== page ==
Using techniques borrowed from the Superferry protesters on Kauai, a small group of local activists successfully turned away the Safari Explorer cruise yacht as it attempted to enter the Kaunakakai Harbor early Saturday morning.
However, the 145-foot boat carrying about 30 passengers, “snuck” back into the harbor on Sunday, according to protest organizer Walter Ritte.
The action on Saturday represented the third time in the past month that locals have protested the arrival of the American Safari Cruises boat. With 14 protestors in two boats and on surfboards, this was the first time the group had attempted to block the boat from docking. After a 90-minute standoff, ship captain and CEO of ASC, Dan Blanchard decided to reroute the ship to Lanai.
When the boat arrived back in Kaunakakai on Sunday, it was greeted by supporters of the tours. The passengers unloaded and participated in a day of regular activities. The group did not make it to Halawa Valley as a downed tree blocked Kamehameha V Highway. It is unclear if the tree was felled accidentally or as part of the protest.
When Ritte heard about the docking, he responded with an email to media that said, in part, “Protesters scrambled out of bed to get down to the wharf to see the same ship they had stopped the day before now docked and unloading passengers.”
Blanchard has been meeting with local business and community leaders over the past six years to arrange “cultural tours” of Molokai. He also agreed to meet with local kupuna and ‘Aha Ki’ole representatives to discuss the proper protocol for these tours.
In early September, Teri Waros, owner of the Kalele Bookstore and a local supporter of the tours, distributed a letter to the ‘Aha Ki’ole leaders announcing the intentions of ASC. When there was no initial demand for a public meeting, the company moved forward with its plans.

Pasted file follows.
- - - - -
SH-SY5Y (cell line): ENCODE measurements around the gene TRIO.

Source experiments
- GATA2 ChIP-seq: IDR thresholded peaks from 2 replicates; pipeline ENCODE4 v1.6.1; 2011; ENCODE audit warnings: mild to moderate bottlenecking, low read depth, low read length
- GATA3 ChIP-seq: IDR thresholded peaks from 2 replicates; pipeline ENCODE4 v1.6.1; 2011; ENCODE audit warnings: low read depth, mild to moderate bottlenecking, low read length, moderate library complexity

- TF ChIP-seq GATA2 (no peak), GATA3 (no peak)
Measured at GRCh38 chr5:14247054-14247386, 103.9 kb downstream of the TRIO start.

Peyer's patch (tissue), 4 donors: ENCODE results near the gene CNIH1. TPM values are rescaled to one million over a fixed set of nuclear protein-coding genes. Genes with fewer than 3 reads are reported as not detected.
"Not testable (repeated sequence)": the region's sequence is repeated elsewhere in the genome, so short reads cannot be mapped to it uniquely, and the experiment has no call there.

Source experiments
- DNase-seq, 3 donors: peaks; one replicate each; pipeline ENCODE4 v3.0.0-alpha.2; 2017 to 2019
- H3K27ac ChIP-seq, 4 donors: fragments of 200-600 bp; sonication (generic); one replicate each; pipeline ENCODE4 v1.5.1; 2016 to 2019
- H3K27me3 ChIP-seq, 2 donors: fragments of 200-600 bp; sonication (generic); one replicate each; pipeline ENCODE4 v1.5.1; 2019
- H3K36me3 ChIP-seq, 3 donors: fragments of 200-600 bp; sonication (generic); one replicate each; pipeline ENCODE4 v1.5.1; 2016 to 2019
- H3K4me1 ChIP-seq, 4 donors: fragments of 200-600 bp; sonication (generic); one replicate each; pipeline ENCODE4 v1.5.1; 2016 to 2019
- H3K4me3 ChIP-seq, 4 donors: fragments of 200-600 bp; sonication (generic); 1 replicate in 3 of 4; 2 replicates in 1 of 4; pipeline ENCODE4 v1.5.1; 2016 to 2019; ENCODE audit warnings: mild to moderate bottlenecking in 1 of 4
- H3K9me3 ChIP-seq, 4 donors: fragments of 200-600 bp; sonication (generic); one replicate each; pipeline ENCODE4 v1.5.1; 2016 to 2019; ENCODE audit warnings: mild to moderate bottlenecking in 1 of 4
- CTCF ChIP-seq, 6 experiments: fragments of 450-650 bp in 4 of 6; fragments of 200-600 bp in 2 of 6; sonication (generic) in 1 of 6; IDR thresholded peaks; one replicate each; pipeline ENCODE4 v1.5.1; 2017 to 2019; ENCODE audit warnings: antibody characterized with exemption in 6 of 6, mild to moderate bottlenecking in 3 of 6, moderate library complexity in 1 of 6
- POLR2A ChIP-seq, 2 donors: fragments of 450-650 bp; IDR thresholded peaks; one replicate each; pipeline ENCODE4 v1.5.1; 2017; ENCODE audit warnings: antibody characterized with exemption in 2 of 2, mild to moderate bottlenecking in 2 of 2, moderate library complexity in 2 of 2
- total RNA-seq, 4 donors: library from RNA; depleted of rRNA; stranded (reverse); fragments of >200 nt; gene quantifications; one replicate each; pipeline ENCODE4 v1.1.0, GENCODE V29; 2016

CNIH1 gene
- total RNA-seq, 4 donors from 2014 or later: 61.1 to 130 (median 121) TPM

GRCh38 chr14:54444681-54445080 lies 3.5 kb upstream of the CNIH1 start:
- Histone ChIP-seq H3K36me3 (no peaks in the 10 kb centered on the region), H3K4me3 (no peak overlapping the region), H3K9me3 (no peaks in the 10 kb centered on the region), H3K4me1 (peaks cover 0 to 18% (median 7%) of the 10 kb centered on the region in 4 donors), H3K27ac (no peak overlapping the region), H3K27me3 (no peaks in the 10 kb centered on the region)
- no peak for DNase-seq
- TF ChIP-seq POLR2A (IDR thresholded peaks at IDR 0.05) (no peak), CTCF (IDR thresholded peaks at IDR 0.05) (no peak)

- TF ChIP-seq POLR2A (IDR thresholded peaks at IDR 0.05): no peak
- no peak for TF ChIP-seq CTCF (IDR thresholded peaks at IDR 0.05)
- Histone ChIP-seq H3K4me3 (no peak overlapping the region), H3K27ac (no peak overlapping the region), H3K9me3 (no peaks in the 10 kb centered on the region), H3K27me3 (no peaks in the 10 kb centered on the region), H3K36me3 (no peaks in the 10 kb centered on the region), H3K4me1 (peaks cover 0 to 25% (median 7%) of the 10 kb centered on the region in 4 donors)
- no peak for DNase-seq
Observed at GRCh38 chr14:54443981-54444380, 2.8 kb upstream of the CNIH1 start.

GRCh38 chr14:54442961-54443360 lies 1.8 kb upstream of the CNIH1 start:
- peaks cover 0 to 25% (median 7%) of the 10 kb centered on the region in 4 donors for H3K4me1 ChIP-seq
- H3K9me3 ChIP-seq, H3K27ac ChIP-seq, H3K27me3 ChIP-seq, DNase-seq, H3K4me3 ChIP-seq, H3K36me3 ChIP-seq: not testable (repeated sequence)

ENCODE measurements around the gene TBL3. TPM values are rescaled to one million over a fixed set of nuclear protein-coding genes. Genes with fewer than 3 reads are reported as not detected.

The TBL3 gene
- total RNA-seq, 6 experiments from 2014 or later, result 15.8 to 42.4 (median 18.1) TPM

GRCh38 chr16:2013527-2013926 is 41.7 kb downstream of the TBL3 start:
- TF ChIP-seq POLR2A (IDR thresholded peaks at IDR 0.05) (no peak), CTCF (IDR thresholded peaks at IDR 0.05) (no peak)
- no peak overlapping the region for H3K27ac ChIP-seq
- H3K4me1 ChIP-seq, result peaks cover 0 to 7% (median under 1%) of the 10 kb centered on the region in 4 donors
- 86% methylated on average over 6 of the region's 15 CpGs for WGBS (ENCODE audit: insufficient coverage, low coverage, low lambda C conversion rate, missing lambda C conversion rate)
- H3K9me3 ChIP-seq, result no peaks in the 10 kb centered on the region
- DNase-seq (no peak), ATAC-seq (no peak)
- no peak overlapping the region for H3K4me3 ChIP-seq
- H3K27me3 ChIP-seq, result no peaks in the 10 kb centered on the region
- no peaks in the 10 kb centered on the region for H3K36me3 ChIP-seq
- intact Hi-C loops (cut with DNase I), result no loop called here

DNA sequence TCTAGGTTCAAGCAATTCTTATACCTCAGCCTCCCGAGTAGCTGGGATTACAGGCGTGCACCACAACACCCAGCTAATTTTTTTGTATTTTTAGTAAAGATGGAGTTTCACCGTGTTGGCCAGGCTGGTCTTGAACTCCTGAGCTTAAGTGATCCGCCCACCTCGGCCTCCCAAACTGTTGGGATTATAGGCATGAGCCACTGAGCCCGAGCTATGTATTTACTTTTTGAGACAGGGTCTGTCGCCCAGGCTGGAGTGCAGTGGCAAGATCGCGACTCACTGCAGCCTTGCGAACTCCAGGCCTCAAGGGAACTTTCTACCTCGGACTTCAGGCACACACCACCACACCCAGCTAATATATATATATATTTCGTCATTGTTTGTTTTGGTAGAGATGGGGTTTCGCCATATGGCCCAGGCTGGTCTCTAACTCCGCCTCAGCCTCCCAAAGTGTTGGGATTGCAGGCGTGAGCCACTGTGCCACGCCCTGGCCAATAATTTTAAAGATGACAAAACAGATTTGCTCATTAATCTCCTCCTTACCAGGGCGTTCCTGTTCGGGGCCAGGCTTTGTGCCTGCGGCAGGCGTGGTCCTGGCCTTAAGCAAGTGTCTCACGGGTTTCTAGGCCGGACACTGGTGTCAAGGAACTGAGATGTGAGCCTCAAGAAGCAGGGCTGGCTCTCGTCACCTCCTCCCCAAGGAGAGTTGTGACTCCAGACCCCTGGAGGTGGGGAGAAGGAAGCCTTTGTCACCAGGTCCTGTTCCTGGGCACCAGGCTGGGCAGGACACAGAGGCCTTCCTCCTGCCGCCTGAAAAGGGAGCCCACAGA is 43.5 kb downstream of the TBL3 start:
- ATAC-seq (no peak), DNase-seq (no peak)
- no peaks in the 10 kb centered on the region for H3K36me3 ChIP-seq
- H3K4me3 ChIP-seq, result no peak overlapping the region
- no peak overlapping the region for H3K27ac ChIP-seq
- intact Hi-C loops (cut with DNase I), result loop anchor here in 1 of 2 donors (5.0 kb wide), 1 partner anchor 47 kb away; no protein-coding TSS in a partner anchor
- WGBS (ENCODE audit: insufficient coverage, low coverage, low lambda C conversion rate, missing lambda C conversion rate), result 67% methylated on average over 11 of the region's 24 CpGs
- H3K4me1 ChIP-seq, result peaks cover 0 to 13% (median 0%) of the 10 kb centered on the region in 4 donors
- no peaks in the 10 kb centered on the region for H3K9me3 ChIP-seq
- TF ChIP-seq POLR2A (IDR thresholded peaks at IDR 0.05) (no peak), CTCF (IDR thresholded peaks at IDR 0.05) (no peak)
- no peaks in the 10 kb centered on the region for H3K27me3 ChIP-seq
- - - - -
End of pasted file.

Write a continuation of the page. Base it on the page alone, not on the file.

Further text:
When the Safari Explorer first docked in Kaunakakai with passengers on Oct. 30, the protestors made their opposition clear with sign-waving and chanting. A meeting on the previous Friday delayed the visit by one day but this did not satisfy the protestors. According to ‘Aha Ki’ole leaders, a previous meeting on this issue was scheduled but not attended by Blanchard.
A second protest on Nov. 10 involved about 30 protestors standing at the wharf. The tour continued with its regular activities in spite of the protests.
Protestors have repeatedly said that ASC did not follow proper protocol in seeking permission to land on Molokai. But Blanchard said there was “not an absolutely identifiable protocol.” Protestors have not yet identified a specific protocol or process that would satisfy their concerns.
One of the central fears expressed by the protesters is that this would open the door for unlimited cruise ships coming to Molokai, turning it into another Lahaina or Waikiki.
A public meeting has been scheduled for Wednesday, Nov. 30, to discuss these issues. It will be held at 6 p.m. at the Mitchell Pau’ole Center.